April 2010
Volume 51, Issue 13
ARVO Annual Meeting Abstract  |   April 2010
Characterization of the Response of CD11c+ Dendritic Cells in the Murine Iris to Antigen Challenge
Author Affiliations & Notes
  • D. B. Spencer
    Molecul Microbiol & Immunol,
    Oregon Hlth & Sci University, Portland, Oregon
  • E. J. Lee
    Casey Eye Institute,
    Oregon Hlth & Sci University, Portland, Oregon
  • S. R. Planck
    Casey Eye Institute,
    Oregon Hlth & Sci University, Portland, Oregon
  • J. T. Rosenbaum
    Casey Eye Institute,
    Oregon Hlth & Sci University, Portland, Oregon
  • Footnotes
    Commercial Relationships  D.B. Spencer, None; E.J. Lee, None; S.R. Planck, None; J.T. Rosenbaum, None.
  • Footnotes
    Support  NIH Grant EY013093; Research to Prevent Blindness
Investigative Ophthalmology & Visual Science April 2010, Vol.51, 4840. doi:
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    • Get Citation

      D. B. Spencer, E. J. Lee, S. R. Planck, J. T. Rosenbaum; Characterization of the Response of CD11c+ Dendritic Cells in the Murine Iris to Antigen Challenge. Invest. Ophthalmol. Vis. Sci. 2010;51(13):4840.

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      © ARVO (1962-2015); The Authors (2016-present)

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Purpose: : Dendritic cells (DC) and macrophages are phagocytic, antigen-presenting cells (APCs) that play a crucial role in initiating the immune response throughout the body. However, the role of these cells as APCs in the immunoprivileged eye remains unclear. Through the use of non-invasive, intravital microscopy, we examined the behavior of iris-resident CD11c+ DCs and CD11c- phagocytic cells in response to inflammatory stimulus.

Methods: : Mice expressing Yellow Fluorescent Protein under the control of the CD11c promoter were challenged via intravitreal injection with LPS (200 ng) and labeled ovalbumin (50 µg). Challenged irises were imaged at 1-7dpi via in vivo videomicroscopy and in vitro confocal microscopy, and the behavior of CD11c+ cells and labeled phagocytic cells were analyzed.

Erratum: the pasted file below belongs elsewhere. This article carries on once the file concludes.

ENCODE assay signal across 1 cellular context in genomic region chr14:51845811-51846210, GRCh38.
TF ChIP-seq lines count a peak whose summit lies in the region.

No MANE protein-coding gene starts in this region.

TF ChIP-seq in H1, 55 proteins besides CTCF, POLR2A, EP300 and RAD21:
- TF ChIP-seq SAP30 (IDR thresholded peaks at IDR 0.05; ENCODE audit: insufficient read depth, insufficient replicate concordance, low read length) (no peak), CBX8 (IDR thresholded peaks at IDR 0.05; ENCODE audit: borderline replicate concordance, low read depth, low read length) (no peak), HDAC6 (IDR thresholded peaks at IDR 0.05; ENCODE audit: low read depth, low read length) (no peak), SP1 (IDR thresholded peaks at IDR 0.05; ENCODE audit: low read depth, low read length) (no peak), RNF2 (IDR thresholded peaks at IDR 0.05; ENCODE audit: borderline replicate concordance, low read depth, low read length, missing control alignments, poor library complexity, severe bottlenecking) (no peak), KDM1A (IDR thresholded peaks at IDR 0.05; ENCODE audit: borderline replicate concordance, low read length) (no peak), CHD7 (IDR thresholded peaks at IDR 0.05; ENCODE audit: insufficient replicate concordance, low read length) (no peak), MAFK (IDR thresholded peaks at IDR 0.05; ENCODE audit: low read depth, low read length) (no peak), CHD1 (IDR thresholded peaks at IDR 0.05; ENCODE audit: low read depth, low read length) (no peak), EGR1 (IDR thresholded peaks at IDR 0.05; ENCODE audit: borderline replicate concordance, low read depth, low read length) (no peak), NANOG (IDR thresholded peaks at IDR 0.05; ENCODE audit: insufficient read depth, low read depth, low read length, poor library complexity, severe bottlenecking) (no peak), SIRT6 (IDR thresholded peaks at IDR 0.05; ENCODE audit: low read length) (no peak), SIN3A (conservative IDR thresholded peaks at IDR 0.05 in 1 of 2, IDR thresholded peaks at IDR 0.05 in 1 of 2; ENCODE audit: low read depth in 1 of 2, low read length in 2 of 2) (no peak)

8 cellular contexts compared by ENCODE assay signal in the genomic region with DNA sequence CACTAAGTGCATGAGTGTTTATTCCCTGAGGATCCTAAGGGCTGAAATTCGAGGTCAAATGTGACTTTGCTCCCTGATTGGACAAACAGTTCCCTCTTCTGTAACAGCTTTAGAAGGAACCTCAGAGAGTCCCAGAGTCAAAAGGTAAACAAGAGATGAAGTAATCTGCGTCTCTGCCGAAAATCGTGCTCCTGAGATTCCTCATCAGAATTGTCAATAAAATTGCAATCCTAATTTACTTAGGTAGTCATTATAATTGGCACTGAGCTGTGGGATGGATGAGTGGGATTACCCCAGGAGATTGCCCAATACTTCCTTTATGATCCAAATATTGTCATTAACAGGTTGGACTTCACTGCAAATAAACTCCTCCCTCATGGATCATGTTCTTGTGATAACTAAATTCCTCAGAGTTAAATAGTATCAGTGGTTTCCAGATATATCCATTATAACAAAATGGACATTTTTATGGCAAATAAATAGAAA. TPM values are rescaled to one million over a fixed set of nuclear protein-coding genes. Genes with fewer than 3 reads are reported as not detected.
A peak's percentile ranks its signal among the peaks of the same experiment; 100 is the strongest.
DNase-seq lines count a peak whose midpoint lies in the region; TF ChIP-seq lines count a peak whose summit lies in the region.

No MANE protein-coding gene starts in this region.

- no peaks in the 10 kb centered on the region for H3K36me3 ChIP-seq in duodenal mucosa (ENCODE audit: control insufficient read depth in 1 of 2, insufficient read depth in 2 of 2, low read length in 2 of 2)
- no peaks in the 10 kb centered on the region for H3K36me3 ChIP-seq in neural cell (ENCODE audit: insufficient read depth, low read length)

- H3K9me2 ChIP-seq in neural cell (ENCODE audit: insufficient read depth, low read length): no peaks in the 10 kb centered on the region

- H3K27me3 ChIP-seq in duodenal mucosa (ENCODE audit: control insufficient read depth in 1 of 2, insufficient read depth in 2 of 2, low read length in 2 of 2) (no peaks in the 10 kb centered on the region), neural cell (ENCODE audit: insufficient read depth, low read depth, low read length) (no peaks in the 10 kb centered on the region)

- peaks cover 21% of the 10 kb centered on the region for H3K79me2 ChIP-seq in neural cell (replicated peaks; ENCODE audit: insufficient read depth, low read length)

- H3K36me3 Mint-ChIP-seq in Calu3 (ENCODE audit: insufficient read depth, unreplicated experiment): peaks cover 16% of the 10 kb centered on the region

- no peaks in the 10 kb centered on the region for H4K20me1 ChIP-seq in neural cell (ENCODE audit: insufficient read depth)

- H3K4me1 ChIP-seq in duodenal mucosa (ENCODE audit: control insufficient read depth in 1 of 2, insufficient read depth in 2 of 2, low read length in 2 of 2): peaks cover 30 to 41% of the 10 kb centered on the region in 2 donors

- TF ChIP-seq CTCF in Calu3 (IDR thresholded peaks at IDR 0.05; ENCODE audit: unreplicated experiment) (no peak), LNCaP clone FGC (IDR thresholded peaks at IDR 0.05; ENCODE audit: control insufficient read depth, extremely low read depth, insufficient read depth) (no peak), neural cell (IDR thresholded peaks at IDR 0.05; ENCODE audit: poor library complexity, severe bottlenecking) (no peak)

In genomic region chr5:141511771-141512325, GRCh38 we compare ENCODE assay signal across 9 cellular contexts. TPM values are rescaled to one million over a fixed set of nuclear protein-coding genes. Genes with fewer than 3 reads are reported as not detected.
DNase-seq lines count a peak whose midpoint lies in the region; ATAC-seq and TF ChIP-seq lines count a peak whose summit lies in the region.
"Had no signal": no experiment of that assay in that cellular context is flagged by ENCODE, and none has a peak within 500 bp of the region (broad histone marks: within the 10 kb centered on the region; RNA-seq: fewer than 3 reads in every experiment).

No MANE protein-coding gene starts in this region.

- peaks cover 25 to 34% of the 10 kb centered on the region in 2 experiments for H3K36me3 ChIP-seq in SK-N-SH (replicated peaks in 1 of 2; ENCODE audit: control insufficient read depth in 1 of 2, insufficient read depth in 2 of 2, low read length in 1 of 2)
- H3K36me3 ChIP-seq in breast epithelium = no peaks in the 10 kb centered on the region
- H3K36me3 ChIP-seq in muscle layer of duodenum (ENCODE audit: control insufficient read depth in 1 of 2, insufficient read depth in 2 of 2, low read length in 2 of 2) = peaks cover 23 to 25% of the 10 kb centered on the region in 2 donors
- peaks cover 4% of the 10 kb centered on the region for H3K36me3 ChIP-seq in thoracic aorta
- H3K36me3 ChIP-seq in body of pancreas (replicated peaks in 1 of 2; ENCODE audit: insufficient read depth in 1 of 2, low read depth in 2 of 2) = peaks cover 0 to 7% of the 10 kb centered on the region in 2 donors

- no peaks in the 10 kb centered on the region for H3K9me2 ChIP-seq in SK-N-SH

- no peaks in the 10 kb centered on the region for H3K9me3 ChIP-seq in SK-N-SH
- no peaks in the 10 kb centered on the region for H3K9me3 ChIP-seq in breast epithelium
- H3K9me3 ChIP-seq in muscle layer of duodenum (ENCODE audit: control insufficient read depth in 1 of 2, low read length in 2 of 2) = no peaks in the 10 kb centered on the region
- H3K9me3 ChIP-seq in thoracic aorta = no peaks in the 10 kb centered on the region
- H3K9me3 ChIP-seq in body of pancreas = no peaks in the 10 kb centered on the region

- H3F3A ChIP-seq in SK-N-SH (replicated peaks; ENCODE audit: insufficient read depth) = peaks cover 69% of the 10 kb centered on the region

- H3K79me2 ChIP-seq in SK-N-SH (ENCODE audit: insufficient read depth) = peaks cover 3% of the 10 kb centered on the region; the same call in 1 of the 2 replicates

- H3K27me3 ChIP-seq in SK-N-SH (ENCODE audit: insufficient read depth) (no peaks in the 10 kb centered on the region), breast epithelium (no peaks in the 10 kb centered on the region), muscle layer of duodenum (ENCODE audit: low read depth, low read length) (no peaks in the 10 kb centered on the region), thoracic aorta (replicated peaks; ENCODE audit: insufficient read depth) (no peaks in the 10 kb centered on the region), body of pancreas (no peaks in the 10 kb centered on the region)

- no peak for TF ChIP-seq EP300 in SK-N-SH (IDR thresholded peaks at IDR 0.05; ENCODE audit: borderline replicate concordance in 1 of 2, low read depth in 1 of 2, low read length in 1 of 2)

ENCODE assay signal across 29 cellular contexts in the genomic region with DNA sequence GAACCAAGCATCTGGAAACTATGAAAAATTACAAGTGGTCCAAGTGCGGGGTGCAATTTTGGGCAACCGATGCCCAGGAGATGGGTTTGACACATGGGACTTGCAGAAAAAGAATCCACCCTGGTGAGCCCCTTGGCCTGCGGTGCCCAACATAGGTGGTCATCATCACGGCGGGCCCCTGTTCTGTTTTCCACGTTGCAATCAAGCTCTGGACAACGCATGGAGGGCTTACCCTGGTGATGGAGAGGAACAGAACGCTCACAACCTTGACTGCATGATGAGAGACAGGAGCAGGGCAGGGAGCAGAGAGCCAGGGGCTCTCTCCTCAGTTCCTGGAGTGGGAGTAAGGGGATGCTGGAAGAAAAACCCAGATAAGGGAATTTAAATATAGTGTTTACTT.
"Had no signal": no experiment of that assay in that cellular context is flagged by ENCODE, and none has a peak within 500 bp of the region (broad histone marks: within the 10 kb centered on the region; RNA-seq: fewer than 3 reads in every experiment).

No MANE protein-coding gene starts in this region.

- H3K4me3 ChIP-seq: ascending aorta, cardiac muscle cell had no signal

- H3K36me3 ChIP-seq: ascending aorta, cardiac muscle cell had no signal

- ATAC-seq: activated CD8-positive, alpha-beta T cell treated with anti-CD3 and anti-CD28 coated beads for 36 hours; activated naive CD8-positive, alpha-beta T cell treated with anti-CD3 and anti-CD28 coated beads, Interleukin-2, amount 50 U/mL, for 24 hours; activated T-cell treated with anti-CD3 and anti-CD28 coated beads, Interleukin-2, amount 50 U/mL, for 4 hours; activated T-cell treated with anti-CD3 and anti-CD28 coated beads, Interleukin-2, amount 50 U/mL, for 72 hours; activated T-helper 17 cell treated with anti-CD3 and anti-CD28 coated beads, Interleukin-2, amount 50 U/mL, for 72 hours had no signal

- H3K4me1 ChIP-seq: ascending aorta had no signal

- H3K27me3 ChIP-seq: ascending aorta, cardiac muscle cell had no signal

Results: : Iris-resident CD11c+ DCs demonstrated a characteristic dendriform appearance prior to intravitreal injection, after which they assumed a round appearance. The vast majority (>99%) of CD11c+ cells did not uptake labeled antigen. In contrast, iris-resident CD11c- phagocytic cells were highly visible after antigen challenge due to the uptake of labeled antigen. Circulating CD11c+ cells accumulated in the iris vessels of the antigen-challenged eye within several hours of intravitreal injection, exhibiting rolling and sticking behavior that peaked at 12-24 hours post injection. However, we did not observe diapedesis of adhered CD11c+ cells into the iris stroma. Additionally, neither round, iris-resident CD11c+ DCs nor antigen-labeled iris-resident CD11c- cells were observed to exit the iris via the vasculature (observation period: 6hrs).

Conclusions: : Intravital examination of iris-resident CD11c+ and CD11c- phagocytic cells in our model demonstrates the presence of two distinct populations. In contrast with reports of CD11c+ DCs elsewhere in the body, those in the iris did not exhibit uptake of labeled antigen, whereas phagocytosis was observed by CD11c- cells. Neither cell type was observed to exit the eye via the vasculature. These behaviors may contribute to the sequestration of ocular antigens from the immune system.

Keywords: immunohistochemistry • immune tolerance/privilege • uveitis-clinical/animal model 

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